Traversing Artistic Landmines

If I may, I would like to share a moment of brutal honesty about being an artist who is struggling with the many different pitfalls of being an artist in this current paradigm. If those of you who read feel like I’m coming off as the whiny little artist type who needs to quit feeling sorry for herself and pull herself by the boot straps, save your comments. I hear enough of this in my own head, thank you.

 

For sometime now, I’ve been struggling with the feeling that what I do making music and playing didgeridoo is of any value or worth in this world. I’ve been taking some time lately to examine why I’m feeling this way and I hope I’ve come up with some explanations which, hopefully can lead to some solutions.  First, I describe the feeling.

 

 I know I’m not alone when I say that I feel like my own music making has little if any value to people even when people tell me that they love the music I make or they tell me that I’m awesome at what I do. I do feel that I play didgeridoo really well but that simply cannot stand up to my deep seated belief that I’m not very useful as a viable member of society. I can’t say that it’s any one thing that makes me feel this way but I guess it’s a cumulative effect of working in various capacities that only valued my skills as an office worker, a line assembler, a receptionist or a “crew member at McDonald’s (yes, I worked at McDonalds at one point). Suffice to say that in this world as it is, music making is best left to the professionals who have the money to back them. People often tell me that I’m really hard on myself which, is true. I am very hard on myself and justify it (right or wrong I don’t know) by calling it discipline. In looking at this habit a bit deeper, it’s a way of making sure that I’m not enough. I’m not good enough, I’m not talented enough, I’m not extrovert enough……the list goes on. For me, this has led to trying to please people aaaaaand we all know how THAT goes. So what to do. How can I possibly get myself into a better space? Perhaps, as an artist, hopefully, you’re asking yourself that same question.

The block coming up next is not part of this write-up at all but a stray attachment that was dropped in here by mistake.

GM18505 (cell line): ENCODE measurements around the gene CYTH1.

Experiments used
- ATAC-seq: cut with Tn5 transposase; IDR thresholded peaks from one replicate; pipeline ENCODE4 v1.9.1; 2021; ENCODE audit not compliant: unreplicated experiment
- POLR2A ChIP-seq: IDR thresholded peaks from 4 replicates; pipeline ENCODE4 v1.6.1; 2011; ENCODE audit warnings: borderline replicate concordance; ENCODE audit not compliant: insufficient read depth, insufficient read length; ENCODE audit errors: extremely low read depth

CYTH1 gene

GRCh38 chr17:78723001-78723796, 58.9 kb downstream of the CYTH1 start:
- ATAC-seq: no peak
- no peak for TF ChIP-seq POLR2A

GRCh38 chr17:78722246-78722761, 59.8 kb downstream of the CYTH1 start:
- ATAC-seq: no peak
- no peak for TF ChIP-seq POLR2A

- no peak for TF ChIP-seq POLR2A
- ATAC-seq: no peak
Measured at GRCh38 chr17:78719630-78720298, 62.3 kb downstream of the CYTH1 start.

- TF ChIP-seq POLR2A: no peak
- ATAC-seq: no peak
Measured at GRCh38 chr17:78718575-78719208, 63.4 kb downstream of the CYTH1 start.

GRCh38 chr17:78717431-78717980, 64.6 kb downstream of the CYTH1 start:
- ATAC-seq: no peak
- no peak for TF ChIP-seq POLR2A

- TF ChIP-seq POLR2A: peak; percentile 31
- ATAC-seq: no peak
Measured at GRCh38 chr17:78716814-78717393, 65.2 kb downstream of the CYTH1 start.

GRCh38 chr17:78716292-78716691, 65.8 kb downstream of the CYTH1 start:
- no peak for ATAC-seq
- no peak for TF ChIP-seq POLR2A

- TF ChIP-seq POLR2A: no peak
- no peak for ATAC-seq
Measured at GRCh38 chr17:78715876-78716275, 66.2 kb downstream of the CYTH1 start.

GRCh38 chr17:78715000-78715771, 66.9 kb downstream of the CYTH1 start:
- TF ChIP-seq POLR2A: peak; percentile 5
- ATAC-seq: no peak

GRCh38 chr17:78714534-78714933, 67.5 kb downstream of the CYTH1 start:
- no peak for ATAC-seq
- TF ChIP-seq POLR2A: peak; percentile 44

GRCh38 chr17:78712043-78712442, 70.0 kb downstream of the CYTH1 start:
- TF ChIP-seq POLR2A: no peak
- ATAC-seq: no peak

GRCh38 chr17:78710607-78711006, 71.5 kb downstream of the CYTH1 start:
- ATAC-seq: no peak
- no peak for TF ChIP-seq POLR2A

I’m not sure if there are any clear answers at the moment but I am finding a combination of things. First, being authentic and not being afraid to share that authentic part of myself. There was a time that was able to do this. At the time, I played the organ and was so happy to share what I had with others, not out of ego but out of love. The appreciation I received was amazing. It filled me to the point where I gave it right back making this beautiful loop. I look back on those times and I find myself starved to get back to that.

 

Second, looking inward in self examination and finding the solutions out of that. I mentioned earlier the only value I had were the skills that kept me working. Because these skills kept me fed and sheltered physically, they were all I could believe in so I could survive. I didn’t believe in my value as a creative being or even as a living, breathing being. To me, those were things that kept me alive so I could do the work that I was valued for. For a time, a part of me died in and I stopped making music altogether. Those eleven years were incredibly empty and hollow. I had basically died.

To get back to my own innocence and self love has been a long, long road and I’m hardly done but at least, I’m back on the path as a creative. This past year, I have launched myself into being a full-time artist not to just merely make a living, but to make a life. I wouldn’t have it any other way even through this struggle of beliefs. Like clouds in the sky, they change and morph with the weather. Sometimes, there is darkness and sometimes there is light. I have to accept both. Even in writing this article, I have found that even with smallest of encouragement, it’s enough to keep going and keep sharing in love.

 Now, for those who wish to share any uplifting or constructive comments, please share away. I would love to hear what you have to say.

Many thanks for reading this far. It really means a lot.

 

Love,

Pam